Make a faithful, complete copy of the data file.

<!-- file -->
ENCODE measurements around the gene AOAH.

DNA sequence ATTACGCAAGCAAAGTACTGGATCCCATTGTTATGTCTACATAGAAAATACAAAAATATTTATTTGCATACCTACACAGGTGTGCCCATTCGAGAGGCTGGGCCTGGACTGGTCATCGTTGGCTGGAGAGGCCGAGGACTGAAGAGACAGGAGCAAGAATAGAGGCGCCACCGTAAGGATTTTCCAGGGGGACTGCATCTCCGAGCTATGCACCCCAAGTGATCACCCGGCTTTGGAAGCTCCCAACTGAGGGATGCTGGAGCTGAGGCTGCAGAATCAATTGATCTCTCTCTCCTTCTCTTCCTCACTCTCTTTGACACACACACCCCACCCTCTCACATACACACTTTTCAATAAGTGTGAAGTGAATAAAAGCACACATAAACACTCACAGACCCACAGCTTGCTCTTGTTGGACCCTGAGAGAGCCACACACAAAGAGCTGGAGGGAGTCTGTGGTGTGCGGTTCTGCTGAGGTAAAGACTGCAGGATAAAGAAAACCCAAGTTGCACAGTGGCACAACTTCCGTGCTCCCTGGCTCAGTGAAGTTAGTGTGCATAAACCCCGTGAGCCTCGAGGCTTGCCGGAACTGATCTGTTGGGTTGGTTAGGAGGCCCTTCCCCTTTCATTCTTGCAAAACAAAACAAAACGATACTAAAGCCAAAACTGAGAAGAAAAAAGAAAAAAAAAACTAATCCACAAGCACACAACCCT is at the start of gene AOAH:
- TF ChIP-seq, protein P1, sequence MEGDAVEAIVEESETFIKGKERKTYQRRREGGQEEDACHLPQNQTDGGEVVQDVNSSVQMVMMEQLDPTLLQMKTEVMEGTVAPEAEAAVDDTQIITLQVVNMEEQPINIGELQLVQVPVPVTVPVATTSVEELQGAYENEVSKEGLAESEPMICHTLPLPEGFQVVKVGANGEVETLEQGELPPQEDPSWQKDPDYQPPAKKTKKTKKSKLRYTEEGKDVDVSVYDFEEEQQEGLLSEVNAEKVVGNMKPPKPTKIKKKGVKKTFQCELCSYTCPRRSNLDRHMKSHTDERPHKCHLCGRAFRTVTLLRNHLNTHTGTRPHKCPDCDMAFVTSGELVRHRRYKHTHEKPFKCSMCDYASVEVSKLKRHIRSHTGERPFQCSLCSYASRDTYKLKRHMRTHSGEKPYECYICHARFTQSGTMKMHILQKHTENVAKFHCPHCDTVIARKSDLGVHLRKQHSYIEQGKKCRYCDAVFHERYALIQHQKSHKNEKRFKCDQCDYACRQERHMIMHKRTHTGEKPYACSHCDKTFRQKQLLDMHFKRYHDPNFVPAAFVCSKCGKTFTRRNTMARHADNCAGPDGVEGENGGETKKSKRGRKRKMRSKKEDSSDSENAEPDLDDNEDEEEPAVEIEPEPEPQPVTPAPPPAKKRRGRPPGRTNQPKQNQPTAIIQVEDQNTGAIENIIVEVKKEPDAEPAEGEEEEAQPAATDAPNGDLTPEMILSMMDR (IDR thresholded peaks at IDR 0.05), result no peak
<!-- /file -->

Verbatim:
ENCODE measurements around the gene AOAH.

DNA sequence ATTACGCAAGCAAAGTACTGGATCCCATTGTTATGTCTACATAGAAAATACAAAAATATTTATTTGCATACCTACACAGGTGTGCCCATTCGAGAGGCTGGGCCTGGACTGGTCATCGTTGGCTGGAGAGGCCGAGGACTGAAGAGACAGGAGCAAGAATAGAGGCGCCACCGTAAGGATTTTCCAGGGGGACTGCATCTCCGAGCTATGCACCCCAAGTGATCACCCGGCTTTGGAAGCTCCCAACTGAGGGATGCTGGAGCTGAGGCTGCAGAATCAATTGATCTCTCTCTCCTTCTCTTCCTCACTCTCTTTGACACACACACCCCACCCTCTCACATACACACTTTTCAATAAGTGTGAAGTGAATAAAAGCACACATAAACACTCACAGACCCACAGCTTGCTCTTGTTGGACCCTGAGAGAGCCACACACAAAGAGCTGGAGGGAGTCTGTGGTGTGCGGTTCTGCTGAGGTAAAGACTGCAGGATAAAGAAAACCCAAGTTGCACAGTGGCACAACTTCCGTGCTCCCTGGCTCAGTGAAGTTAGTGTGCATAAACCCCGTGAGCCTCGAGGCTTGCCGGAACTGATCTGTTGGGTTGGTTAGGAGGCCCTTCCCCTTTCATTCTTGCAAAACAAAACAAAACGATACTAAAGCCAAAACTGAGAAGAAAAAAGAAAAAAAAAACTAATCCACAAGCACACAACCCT is at the start of gene AOAH:
- TF ChIP-seq, protein P1, sequence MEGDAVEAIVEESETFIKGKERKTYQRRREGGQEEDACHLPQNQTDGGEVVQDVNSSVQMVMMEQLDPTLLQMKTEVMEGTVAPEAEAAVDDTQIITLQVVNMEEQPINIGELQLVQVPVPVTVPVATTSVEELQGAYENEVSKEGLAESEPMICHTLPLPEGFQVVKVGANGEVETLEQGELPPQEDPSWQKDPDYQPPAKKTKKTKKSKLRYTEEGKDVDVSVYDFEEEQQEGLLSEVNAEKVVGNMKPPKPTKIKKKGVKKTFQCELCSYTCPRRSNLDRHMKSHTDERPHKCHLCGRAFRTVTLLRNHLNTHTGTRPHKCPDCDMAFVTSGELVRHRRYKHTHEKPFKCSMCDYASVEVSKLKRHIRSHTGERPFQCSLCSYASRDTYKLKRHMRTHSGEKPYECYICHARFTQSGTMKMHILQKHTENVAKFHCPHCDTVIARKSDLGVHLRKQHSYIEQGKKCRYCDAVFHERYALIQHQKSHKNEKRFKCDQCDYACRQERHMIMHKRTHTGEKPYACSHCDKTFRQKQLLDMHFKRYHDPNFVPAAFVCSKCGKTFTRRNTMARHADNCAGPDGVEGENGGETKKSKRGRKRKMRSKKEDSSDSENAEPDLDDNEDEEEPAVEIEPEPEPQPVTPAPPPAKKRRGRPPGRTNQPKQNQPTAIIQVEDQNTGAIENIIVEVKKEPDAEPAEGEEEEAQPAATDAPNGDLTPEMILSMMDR (IDR thresholded peaks at IDR 0.05), result no peak